Saunders, Louisa

Saunders, Louisa     1901 November 22nd

Laverstock

On Tuesday morning, as a carpenter named Wort was going to his work, through the meadows at Laverstock, he discovered the dead body of a woman floating in one of the watercourses which drain the meadows. He did not wait to ascertain who it was, but hastened into the village and summoned assistance. A number of people went to the spot, and the body on being taken out of the water, was found to be that of Mrs Saunders, an old lady of 66 years, and widow of the late Mr William saunders, carpenter, of Laverstock. The deceased woman’s husband had died recently and it was thought that this bereavement, coupled with business worries, must have led her to commit the terrible act. When found the unfortunate woman was wearing her night apparel, and from the evidence at the subsequent inquest, it was gathered that she had retired to her bed on Monday night. In order to reach the water-side she had to climb two barbed wire fences, and at some distance from the spot where the body was found a piece of linen, presumably torn from her nightdress, was discovered on the barbed wire.

Inquest

The Coroner for the district (Mr R A Wilson) held an inquiry into the circumstances touching the death of the deceased, at the old Schoolroom, Laverstock, on Wednesday morning, Dr Manning (of Laverstock House Asylum) was chosen foreman of the jury.

The first witness was Frank Wort, carpenter, of Woodfalls, who was the first to find the body. He deposed that on Tuesday he was going to his work across the meadows, at about 7.30, when on crossing the footbridge he saw the body of the woman floating in the water clad in her nightdress. Witness did not recognise the body. He ran back to the laundry and raised an alarm. Some people from the laundry came back to the scene with him and some men took the body out of the water.

John Russell, of Laverstock, a gardener, said he was the last to see the deceased alive. That was at 9 o’clock on the previous evening. He had seen the body since and recognised it as that of Mrs Saunders. On Monday night at 9 o’clock, he went to deceased’s house and saw her on business. Witness asked if she wanted anything done and she replied “not to night.” There was no footpath or right of way to the point where the body was found.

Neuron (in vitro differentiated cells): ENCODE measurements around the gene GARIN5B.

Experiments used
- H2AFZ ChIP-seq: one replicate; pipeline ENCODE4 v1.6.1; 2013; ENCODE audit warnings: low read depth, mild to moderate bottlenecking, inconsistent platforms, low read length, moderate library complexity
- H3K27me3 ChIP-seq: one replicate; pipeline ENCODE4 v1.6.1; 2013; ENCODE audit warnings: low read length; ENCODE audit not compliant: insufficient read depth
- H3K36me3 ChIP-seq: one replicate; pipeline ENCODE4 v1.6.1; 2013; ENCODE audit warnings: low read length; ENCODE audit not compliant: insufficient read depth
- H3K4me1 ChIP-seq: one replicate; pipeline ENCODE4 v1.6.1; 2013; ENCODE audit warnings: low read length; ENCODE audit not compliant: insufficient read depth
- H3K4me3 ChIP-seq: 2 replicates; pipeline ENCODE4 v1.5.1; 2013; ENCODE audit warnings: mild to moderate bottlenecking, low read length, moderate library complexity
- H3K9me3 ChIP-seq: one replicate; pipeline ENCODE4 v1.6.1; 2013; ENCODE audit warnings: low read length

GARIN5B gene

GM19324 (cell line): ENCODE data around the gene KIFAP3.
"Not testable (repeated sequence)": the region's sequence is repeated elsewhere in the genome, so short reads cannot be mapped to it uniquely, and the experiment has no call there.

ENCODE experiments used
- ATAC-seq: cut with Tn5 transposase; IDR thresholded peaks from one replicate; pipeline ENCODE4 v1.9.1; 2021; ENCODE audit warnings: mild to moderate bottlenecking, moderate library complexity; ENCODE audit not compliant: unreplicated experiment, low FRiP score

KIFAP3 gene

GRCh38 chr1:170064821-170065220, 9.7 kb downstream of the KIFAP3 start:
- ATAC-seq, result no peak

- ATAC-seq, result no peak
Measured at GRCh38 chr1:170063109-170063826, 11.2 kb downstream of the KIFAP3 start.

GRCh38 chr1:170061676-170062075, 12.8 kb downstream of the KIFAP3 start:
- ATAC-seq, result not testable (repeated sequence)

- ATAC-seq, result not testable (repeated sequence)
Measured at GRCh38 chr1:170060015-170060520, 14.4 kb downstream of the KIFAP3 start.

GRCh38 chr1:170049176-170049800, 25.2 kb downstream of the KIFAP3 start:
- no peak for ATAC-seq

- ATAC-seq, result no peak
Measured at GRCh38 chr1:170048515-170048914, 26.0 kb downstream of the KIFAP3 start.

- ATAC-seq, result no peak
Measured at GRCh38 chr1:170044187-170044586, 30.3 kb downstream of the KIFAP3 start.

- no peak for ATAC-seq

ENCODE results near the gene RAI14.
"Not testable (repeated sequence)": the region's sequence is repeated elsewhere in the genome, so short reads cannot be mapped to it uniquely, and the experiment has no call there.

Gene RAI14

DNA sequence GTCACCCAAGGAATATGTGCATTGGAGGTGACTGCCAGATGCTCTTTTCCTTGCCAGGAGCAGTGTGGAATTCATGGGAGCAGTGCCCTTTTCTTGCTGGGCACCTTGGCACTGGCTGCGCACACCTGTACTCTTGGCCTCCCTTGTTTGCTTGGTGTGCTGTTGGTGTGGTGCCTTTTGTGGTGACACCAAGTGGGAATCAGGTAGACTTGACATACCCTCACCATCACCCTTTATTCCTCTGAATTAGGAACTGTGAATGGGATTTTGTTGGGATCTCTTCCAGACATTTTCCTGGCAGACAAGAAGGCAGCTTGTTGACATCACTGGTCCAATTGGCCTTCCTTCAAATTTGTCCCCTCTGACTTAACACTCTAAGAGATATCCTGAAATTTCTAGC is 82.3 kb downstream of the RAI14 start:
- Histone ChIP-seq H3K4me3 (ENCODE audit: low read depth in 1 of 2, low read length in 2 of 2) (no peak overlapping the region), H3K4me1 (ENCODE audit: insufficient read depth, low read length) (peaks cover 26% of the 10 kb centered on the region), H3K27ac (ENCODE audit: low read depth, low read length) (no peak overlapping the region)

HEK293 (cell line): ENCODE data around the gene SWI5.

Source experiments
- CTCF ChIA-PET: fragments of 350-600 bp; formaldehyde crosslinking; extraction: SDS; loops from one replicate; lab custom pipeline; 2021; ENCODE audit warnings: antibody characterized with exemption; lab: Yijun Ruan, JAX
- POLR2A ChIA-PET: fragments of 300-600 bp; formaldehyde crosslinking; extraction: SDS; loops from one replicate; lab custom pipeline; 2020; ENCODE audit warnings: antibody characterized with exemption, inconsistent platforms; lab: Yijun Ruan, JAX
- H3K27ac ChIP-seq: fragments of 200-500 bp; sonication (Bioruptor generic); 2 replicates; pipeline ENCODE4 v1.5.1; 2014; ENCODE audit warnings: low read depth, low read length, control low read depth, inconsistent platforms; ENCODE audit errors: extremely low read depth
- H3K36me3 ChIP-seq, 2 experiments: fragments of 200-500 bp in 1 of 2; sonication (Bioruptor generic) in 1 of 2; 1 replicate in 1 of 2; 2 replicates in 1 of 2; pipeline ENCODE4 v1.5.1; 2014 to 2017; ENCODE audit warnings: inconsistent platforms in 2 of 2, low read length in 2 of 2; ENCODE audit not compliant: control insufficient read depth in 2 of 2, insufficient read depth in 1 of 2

The Coroner then asked if anyone had seen the body taken out of the water. Two of the jury said they had, but their evidence of course could not be taken.

Robert Harris, a carpenter, living at Laverstock, was sent for and deposed that he was managing the business of the deceased. He did not see the body until it had been brought to the house. He saw Mrs Saunders about 6pm. He had seen her several times a day since the death of the late Mr Saunders.

Arthur West, a solicitor’s clerk, of St Mark’s Road, Salisbury, gave evidence to the effect that deceased was his mother-in-law and was 66 years of age. She was a widow, her husband having died on October 30th last. The late Mr Saunders was a carpenter at Laverstock. Since her husband’s death deceased had been living alone. He first heard of the occurrence on Tuesday morning between 8 and a quarter past. He was told that Mrs Saunders was taken ill. He went to the house at Laverstock, and then went to the scene and saw the body taken from the stream into the house. Deceased was wearing her nightdress. She had slept in her bed. Witness and his wife had seen her about every other day since Mr Saunder’s death. She had worried considerably about her business affairs although witness had asked her not to, as he would take every responsibility. An extra cause of anxiety to the deceased was the fact that she would have to sign her name to a life policy in a week’s time. He had not the slightest inkling that his mother-in-law was likely to do anything of the sort and at the time of Mr Saunder’s death he offered to come over with his wife and live with her, but she would not hear of it.

Dr Manning asked if he had ever heard that deceased was in the habit of sleep-walking.

Witness said his wife told him the other day, when he asked her that question, that she had never known her mother to walk in her sleep. Continuing witness said deceased must have walked down “Cow Lane” into a field and got over two strands of barbed wire. Witness understood that there were several lacerated wounds on deceased’s leg, which must have been caused by the barbed wire.

Mr L D Saunders, a medical practitioner, living at Salisbury, said he knew the deceased, having attended her professionally. He also attended the late Mr Saunders during his illness. Witness had not seen deceased since her husband’s death. Mr Saunders was ill for eight or ten days. Before her husband’s death, witness had told her that an internal operation upon herself was necessary. This was put off owing to her husband’s illness, and this undoubtedly worried her.

The Coroner said he did not think there was much doubt as to the poor woman having drowned herself. The only question was the state of mind she was in at the time.

The Foreman said he was of opinion that deceased was attacked with a sudden mental disorder, and acting on the impulse threw herself in the water.

The jury agreed, and returned a verdict of “Suicide whilst temporarily insane.”

The Foreman thought that the first witness might have satisfied himself that the body was dead before running away.

The Coroner said it was a peculiar fact that many people were so frightened at the sight of a dead body that their first and only impulse was to run for assistance.

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